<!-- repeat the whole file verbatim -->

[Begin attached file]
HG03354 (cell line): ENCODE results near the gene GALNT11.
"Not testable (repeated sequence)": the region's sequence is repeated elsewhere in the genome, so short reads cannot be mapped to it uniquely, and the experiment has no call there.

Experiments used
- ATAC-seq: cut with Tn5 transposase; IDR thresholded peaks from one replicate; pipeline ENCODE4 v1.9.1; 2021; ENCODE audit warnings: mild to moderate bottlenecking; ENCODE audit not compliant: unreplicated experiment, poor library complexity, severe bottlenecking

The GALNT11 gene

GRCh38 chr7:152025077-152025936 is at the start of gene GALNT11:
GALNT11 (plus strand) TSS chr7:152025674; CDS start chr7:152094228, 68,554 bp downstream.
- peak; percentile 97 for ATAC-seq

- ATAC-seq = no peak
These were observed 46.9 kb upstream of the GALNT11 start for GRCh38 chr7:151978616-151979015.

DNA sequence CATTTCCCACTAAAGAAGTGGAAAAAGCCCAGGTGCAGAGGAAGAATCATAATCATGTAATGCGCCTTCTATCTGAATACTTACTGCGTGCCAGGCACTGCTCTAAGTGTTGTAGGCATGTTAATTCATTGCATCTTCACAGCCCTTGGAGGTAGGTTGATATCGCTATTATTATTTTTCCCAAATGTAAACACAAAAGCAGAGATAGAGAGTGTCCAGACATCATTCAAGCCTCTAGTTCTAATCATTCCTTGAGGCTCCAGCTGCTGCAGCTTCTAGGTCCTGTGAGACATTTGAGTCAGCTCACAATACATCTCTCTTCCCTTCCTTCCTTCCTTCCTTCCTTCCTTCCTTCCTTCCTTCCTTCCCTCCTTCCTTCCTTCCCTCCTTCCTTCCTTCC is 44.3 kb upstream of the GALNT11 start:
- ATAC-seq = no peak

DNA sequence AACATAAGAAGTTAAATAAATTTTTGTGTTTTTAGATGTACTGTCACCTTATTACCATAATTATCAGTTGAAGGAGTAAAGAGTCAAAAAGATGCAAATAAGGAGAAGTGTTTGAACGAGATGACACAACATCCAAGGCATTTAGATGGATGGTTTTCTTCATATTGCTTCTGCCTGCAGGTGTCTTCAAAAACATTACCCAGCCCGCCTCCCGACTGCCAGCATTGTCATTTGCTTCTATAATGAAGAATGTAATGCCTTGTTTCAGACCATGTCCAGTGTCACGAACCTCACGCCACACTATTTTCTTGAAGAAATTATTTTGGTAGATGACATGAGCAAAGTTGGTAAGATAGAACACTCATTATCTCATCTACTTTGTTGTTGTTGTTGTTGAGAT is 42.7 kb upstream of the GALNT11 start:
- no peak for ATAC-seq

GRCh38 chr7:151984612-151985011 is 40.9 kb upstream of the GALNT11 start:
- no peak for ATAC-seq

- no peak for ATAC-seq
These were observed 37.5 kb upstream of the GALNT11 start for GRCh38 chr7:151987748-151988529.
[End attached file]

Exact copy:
HG03354 (cell line): ENCODE results near the gene GALNT11.
"Not testable (repeated sequence)": the region's sequence is repeated elsewhere in the genome, so short reads cannot be mapped to it uniquely, and the experiment has no call there.

Experiments used
- ATAC-seq: cut with Tn5 transposase; IDR thresholded peaks from one replicate; pipeline ENCODE4 v1.9.1; 2021; ENCODE audit warnings: mild to moderate bottlenecking; ENCODE audit not compliant: unreplicated experiment, poor library complexity, severe bottlenecking

The GALNT11 gene

GRCh38 chr7:152025077-152025936 is at the start of gene GALNT11:
GALNT11 (plus strand) TSS chr7:152025674; CDS start chr7:152094228, 68,554 bp downstream.
- peak; percentile 97 for ATAC-seq

- ATAC-seq = no peak
These were observed 46.9 kb upstream of the GALNT11 start for GRCh38 chr7:151978616-151979015.

DNA sequence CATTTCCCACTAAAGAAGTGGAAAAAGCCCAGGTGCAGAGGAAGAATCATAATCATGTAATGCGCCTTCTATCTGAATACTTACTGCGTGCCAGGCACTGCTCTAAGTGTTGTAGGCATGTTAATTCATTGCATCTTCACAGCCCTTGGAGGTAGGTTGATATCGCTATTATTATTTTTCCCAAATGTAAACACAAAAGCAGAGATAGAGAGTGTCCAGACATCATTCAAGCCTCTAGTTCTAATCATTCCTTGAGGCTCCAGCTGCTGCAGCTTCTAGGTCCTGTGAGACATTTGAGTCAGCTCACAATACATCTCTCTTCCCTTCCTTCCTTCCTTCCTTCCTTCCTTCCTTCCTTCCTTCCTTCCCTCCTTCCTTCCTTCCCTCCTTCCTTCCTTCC is 44.3 kb upstream of the GALNT11 start:
- ATAC-seq = no peak

DNA sequence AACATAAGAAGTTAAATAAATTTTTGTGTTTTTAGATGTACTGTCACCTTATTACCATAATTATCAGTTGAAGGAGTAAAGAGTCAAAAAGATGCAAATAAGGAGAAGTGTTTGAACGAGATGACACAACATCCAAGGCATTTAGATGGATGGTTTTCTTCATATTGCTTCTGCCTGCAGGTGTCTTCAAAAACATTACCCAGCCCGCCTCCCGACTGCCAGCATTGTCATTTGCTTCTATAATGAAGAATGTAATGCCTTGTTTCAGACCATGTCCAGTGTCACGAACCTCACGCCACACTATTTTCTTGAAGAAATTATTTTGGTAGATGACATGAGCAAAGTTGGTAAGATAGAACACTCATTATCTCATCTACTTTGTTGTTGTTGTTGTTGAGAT is 42.7 kb upstream of the GALNT11 start:
- no peak for ATAC-seq

GRCh38 chr7:151984612-151985011 is 40.9 kb upstream of the GALNT11 start:
- no peak for ATAC-seq

- no peak for ATAC-seq
These were observed 37.5 kb upstream of the GALNT11 start for GRCh38 chr7:151987748-151988529.